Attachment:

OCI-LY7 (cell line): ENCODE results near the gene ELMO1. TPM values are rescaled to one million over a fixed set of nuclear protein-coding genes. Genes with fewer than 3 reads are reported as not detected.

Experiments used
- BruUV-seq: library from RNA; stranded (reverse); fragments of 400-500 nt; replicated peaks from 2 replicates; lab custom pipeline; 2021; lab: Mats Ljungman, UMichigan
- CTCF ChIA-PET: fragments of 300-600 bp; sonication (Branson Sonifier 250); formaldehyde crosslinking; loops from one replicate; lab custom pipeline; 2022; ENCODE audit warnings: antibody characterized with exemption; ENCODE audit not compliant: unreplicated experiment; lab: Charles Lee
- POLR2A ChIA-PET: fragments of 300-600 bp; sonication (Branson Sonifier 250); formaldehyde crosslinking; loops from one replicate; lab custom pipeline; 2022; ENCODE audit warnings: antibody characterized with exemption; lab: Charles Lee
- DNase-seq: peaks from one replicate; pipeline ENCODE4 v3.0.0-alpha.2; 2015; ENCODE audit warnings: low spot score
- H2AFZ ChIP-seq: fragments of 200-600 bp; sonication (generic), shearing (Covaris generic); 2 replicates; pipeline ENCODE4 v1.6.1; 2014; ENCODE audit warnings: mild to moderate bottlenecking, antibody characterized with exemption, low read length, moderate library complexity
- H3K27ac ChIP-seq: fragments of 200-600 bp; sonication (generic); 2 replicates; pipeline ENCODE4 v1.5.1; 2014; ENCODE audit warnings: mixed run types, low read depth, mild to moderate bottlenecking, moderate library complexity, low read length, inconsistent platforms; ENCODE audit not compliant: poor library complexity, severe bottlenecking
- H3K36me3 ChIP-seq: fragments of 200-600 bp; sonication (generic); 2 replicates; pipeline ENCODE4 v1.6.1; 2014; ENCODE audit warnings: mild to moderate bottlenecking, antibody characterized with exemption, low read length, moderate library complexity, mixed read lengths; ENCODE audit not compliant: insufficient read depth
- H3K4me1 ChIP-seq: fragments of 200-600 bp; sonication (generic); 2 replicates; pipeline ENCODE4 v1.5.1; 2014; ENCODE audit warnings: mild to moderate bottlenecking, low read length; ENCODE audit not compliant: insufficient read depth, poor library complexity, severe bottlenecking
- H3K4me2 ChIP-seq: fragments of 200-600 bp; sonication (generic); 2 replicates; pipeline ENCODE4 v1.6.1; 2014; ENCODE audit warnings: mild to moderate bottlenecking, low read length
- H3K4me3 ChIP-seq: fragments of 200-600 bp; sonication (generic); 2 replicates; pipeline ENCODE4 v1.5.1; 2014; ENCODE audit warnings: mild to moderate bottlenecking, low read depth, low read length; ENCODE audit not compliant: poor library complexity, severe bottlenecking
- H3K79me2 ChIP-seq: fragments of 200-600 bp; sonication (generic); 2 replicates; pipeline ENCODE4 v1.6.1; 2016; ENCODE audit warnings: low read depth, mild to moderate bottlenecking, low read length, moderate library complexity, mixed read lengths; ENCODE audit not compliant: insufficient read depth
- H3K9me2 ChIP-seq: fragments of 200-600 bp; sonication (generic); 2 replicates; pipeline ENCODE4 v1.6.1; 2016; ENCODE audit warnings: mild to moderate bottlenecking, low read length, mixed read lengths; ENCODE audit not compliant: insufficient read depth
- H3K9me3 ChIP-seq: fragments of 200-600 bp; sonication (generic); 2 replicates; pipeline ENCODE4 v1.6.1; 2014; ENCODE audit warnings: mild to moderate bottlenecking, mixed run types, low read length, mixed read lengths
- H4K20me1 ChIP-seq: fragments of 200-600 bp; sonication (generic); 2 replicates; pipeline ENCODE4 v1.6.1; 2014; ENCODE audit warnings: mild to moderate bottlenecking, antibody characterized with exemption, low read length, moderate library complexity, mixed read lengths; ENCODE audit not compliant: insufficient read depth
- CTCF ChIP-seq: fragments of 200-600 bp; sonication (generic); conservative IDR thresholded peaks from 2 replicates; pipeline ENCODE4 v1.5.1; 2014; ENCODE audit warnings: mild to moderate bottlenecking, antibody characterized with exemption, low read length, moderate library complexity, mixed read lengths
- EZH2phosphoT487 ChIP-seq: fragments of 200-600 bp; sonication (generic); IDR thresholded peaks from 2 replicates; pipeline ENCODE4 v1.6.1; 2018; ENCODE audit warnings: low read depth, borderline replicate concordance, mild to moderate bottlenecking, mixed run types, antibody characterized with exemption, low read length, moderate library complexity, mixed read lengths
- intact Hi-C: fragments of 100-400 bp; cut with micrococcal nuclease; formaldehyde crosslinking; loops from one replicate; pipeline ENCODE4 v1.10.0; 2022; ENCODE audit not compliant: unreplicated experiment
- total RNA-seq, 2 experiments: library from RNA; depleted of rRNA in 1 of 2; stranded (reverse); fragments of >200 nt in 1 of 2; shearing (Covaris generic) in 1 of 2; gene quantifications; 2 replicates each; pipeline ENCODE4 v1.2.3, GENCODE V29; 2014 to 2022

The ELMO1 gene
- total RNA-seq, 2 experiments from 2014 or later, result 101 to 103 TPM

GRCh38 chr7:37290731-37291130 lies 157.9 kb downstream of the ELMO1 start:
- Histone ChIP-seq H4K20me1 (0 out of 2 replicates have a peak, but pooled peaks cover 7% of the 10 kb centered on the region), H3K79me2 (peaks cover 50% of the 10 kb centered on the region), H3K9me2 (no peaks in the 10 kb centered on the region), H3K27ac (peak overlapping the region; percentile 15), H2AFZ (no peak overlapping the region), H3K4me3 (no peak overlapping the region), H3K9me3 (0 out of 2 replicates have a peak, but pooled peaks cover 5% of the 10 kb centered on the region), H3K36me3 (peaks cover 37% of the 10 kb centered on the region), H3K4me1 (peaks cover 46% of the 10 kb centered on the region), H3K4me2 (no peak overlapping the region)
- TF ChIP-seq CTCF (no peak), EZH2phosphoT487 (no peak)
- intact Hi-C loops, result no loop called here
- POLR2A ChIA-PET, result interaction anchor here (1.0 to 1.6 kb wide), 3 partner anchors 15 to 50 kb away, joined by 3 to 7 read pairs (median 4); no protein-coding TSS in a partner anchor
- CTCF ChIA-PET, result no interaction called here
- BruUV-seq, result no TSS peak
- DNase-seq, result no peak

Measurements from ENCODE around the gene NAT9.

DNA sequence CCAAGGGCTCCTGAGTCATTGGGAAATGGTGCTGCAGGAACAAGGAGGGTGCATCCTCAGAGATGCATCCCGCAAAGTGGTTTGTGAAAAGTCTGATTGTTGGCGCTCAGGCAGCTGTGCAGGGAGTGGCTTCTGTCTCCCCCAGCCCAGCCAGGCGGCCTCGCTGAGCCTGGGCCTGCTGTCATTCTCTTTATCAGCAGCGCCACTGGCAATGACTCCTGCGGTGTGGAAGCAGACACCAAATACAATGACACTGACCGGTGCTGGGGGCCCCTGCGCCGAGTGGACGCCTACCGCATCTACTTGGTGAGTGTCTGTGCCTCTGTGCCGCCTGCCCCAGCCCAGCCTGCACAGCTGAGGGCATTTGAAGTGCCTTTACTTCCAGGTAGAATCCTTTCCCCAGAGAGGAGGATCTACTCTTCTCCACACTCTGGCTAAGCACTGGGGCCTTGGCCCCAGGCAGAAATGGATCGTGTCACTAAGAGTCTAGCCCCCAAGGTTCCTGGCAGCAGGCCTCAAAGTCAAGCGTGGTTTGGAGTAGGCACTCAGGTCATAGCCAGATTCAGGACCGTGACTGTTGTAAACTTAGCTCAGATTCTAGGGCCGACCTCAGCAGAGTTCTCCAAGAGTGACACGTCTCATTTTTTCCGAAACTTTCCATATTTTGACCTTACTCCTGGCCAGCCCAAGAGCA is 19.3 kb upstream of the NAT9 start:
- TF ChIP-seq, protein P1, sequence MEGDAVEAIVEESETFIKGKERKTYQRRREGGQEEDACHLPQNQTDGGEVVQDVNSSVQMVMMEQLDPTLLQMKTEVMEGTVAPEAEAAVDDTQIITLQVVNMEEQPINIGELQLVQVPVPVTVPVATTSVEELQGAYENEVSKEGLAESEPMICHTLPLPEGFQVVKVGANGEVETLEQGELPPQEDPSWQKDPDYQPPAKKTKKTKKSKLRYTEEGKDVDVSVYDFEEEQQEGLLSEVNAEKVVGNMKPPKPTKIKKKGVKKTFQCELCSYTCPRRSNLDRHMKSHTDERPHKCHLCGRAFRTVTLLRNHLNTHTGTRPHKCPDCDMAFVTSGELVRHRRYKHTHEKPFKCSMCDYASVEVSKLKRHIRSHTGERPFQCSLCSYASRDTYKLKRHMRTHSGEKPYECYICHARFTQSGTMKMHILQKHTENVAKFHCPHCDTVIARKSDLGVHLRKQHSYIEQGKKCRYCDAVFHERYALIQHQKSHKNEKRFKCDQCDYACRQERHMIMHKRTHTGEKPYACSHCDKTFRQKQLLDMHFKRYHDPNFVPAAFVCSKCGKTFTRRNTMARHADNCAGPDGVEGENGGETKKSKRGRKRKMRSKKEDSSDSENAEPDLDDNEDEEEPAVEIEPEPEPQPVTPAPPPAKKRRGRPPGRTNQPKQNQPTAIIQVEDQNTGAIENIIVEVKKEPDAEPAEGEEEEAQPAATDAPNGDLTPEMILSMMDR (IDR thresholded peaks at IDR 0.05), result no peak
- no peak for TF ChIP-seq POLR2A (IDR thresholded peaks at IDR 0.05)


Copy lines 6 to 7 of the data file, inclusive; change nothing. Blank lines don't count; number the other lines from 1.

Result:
- DNase-seq: peaks from one replicate; pipeline ENCODE4 v3.0.0-alpha.2; 2015; ENCODE audit warnings: low spot score
- H2AFZ ChIP-seq: fragments of 200-600 bp; sonication (generic), shearing (Covaris generic); 2 replicates; pipeline ENCODE4 v1.6.1; 2014; ENCODE audit warnings: mild to moderate bottlenecking, antibody characterized with exemption, low read length, moderate library complexity